VII. THE HORSE REPOSITORY.
MY grandfather being a man of small means, and being
desirous of purchasing for pleasure and business purposes a horse, sound of wind
and limb, and yet not of particularly noble blood, and of a value so low that
the highly-bred hammer of Tattersall could not possibly descend to "knock
it down," experienced considerable difficulty in suiting himself. He might
wait for the annual horse fair at Barnet; but to select a decent beast from
among the best of unkempt quadrupedal savages assembled, required an amount of
subtle calculation and sagacity peculiar to purchasers of growing crops and
cargoes of cocoanuts in the husks. There was Smithfield, and had he been a
butcher he would not have had the least hesitation in proceeding there alone to
buy an ox or a score of sheep; but, had any friend suggested that he should
visit Smithfield's chartered and officially-recognised weekly horse sale, the
said friend would have been regarded as a simpleton unacquainted with
metropolitan pitfalls, or as a wicked, practical joker.
There were several other courses open to my grandfather, all more or less objectionable; and among the latter the "auction-yard " of Messrs. Betty and Martingale, and Mr. Spavinger's weekly horse sale. Mr. Spavinger's premises were not splendid; they were not even commodious, nor particularly clean. The entrance was a low archway, about the mouth of which lounged and leant any number of seedy, tight-breeched blackguards-shrewd villains, most of them with a knowledge of horseflesh almost amounting to inspiration, and astute readers of the human countenance, enabling them at a glance to tell the simple visitor from the knowing, and so to shape their behaviour. At the same time, I am ready to believe that, except when brought in contact with equine nature, these unlucky dogs are as honest as the majority of us. They are like the terrier-if that respectable dog will pardon me-who is of peaceable disposition, just in his dealings with his own species, and all other animals except the rat. Only show him a rat, and he at once abandons his pacific demeanour and becomes a furious, mouthing little savage, anxious only to rend and tear and make havoc. So it would seem to be with certain of the human species, that, being from their childhood thrown into horse society, and having ample opportunities of observing that, compared with the intelligence of the brute, their own low, loose minds appear to little advantage, gradually conceive a violent hatred to Equus, and resolve to devote their entire lives to persecuting it, and to convincing the arrogant beast which is master. These worthies are like the terrier, inasmuch as they eat and drink with their fellows, and that without sponging or filching the bread or the beer: if they have wives and little children, they will dutifully carry home such of their earnings as are left from their spendings; they will even turn the mangle should their wives possess such an instrument; or, at least, nurse the baby while she turns it. So far are they docile, harmless creatures; but show them a horse-that is, a horse whose owner wishes to dispose of him-let them but catch scent of one such, and his disquietude will begin. This peculiar species of individual will nose about here and there till he discovers it, when he will eagerly offer his services to the seller-he " knows a gen'leman as wants jist sich a mare," if you'll allow him to take it round to the gentleman's stables; he will not take no for answer-he has suggestions to make concerning the animal's appearance, and hints the difference a little "touching-up" would make; all the while fussing about his four-legged enemy, pulling open its eyelids and staring impudently into its eyes, wrenching its jaws asunder and examining its teeth, poking its withers, and investigating its hoofs. Decline his services flatly as you may, an uncontrollable itching, a right of further handling of the beast, possesses him; and though he be absolutely driven away, there presently he is again, hovering about your quadruped like a baffled bobfly.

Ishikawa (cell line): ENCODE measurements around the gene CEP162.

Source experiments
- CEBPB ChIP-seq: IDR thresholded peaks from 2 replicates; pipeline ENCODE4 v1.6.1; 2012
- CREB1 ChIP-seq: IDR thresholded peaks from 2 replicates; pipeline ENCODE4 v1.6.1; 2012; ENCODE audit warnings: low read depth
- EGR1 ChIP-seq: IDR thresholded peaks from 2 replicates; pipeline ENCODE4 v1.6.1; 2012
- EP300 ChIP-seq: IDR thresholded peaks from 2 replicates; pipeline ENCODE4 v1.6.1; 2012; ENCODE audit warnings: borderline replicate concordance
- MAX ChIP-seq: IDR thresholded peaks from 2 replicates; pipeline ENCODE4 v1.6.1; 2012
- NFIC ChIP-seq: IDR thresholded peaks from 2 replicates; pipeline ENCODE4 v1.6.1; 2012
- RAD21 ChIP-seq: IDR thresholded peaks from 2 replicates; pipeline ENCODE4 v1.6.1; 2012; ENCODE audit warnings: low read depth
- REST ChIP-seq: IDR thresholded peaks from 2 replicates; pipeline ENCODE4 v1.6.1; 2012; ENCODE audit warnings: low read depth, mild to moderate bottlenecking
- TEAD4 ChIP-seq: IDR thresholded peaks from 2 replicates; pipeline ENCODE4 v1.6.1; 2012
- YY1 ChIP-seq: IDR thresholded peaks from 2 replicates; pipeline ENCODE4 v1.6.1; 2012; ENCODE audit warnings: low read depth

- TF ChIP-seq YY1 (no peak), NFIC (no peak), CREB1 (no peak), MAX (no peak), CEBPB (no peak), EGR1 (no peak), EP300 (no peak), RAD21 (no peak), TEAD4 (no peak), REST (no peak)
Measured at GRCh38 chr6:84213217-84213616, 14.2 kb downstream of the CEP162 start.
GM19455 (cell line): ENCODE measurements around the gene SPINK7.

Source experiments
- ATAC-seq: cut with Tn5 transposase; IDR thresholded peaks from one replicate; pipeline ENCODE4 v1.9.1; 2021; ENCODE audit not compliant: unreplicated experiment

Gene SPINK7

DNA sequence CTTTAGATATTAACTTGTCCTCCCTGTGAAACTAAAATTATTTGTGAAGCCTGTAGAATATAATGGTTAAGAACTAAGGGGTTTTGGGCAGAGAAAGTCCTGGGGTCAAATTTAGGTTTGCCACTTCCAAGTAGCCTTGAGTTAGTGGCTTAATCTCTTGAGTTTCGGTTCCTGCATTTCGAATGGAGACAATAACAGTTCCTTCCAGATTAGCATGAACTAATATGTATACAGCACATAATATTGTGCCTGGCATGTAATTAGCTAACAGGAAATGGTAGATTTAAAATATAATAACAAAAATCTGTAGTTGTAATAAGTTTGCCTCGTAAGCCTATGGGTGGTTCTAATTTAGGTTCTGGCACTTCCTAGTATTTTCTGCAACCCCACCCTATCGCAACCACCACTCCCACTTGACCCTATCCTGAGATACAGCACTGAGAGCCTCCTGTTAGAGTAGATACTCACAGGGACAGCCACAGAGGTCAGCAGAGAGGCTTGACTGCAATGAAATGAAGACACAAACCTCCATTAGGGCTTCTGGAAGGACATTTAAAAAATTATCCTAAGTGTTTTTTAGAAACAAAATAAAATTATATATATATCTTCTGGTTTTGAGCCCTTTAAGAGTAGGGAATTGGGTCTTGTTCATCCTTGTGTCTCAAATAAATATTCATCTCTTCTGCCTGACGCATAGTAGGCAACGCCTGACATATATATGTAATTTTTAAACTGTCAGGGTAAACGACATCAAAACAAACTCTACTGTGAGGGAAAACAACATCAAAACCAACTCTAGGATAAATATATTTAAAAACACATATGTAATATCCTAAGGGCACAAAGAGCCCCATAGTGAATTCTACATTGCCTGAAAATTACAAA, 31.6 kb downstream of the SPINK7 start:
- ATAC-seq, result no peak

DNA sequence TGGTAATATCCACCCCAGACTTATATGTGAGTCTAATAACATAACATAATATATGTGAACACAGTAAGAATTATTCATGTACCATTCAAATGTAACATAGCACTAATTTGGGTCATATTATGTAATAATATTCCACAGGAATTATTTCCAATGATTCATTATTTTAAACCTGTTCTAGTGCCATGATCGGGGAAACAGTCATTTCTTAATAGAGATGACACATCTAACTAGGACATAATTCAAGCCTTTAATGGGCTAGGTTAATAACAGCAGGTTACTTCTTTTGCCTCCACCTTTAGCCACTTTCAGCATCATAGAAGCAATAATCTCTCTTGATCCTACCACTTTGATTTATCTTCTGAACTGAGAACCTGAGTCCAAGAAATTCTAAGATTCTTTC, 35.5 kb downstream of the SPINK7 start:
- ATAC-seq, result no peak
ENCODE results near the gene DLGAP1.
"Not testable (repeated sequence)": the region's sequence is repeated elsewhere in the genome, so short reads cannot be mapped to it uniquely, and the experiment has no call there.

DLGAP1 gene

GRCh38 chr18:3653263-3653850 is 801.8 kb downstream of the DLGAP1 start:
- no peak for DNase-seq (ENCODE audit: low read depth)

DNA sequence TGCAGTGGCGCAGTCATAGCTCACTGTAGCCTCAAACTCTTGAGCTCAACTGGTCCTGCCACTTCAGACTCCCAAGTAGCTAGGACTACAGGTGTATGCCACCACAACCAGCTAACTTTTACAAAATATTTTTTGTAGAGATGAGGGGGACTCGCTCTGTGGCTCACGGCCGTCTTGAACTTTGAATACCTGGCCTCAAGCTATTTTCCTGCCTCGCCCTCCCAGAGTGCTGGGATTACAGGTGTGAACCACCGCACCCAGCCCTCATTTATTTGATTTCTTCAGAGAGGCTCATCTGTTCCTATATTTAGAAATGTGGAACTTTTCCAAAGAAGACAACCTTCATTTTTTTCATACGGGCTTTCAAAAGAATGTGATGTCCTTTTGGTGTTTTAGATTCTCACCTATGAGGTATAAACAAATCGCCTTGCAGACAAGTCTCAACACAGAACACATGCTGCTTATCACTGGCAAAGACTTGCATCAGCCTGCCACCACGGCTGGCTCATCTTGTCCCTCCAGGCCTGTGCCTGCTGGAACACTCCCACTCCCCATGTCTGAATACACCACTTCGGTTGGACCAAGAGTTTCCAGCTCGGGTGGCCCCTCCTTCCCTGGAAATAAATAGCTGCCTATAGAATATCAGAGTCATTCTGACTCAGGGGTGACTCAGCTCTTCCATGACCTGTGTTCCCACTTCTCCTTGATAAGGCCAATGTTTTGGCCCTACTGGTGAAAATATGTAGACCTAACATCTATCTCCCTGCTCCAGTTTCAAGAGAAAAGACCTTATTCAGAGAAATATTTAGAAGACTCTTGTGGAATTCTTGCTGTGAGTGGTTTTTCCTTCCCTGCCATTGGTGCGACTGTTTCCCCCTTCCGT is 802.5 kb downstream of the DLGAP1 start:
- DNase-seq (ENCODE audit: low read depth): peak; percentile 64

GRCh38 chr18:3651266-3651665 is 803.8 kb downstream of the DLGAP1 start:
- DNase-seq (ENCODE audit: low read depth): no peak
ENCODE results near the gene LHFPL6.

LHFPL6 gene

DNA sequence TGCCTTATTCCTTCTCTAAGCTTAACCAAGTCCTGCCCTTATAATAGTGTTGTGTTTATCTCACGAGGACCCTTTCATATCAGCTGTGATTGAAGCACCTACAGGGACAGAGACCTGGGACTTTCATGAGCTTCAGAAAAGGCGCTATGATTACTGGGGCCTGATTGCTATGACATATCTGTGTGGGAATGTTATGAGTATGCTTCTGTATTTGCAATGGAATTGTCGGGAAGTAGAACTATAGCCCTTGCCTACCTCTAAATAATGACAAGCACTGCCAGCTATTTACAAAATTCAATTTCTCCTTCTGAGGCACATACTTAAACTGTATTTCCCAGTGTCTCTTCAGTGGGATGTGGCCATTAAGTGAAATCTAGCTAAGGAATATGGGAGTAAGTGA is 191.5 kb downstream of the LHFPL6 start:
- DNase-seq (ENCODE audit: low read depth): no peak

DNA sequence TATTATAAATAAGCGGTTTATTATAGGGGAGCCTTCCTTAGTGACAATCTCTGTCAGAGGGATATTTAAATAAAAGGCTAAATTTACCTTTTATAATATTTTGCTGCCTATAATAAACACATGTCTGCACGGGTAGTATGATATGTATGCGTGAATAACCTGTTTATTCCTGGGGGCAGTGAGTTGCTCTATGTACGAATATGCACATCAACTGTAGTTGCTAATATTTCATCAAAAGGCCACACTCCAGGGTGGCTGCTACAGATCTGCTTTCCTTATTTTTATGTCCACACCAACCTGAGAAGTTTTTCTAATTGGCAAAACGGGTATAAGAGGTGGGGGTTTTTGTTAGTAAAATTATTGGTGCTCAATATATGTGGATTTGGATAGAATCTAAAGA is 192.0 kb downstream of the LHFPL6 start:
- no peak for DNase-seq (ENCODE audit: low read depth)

To return, however, to Mr. Spavinger's horse auction. Penetrating the gloomy archway, you come to a sort of open court, paved with those ingenious instruments of torture " cobble " stones, which, when trod, yielded with an unpleasant and inodorous oozing. Flanking one side of the auction-yard was a row of squalid stables, and flanking the other side was a double or triple row of such carriages, and carts, and trucks, as were ordered for the day's sale. The company, with a praiseworthy endeavour to avoid the slushy pavement, mounted the various vehicles, while Mr. Spavinger, seated in front of an old cab, rested the catalogue of the goods against the dash-iron, and knocked them on the driving-box; while his clerks sat within, and took the purchase-money and gave receipts through the window.
Bad enough as all this was, it was still possiblethat fair dealing might have come out of it had the auctioneer been an honest man and the company bond fide buyers and sellers. This, however, was far from being the case. That ancient and mysterious institution known as "knocking-out" held freer sway at horse and carriage auctions than any other, and before it the sale became a sham and the bidding the merest waste of time. "Knocking-out" at carriage and horse sales of the old school prevails to this day. There is a rough, ignorant man residing in a squalid street in the London Road, Southwark, who may be regarded as one of the chiefs of the knockers-out. He, however, does more in the vehicle and harness than in the horse branch of the business. His experience of carriages commenced with costermongers' barrows. He builds them and lets them out at eighteenpence a-week, and at certain seasons of the year has as many as seventy so engaged. Not only does he let the barrows, he also stocks them with any sort of fruit with which the market happens to be glutted. Should contrary winds so retard the ships that bring cargoes of pineapples that the fruit is damaged before it reaches the consignee, the barrow-letter is the first at the Monument Yard sale, ready to buy damaged pines by the cartload to the extent of a hundred pounds' worth. The same with oranges and cherries. This fruit is farmed to the costermongers on the simple plan of " thirds "-that is, a fixed price is set, and the stock weighed or counted out to the vender before he starts in the morning, and again when he returns at night, the produce being apportioned, two- thirds to the costermonger and a third to the proprietor of the fruit. During a good season the barrow-master's troop will easily take among them £30 a day; out of this he takes ten, besides the rent of the barrows and the original profit on his wholesale purchase of the pineapples or cherries.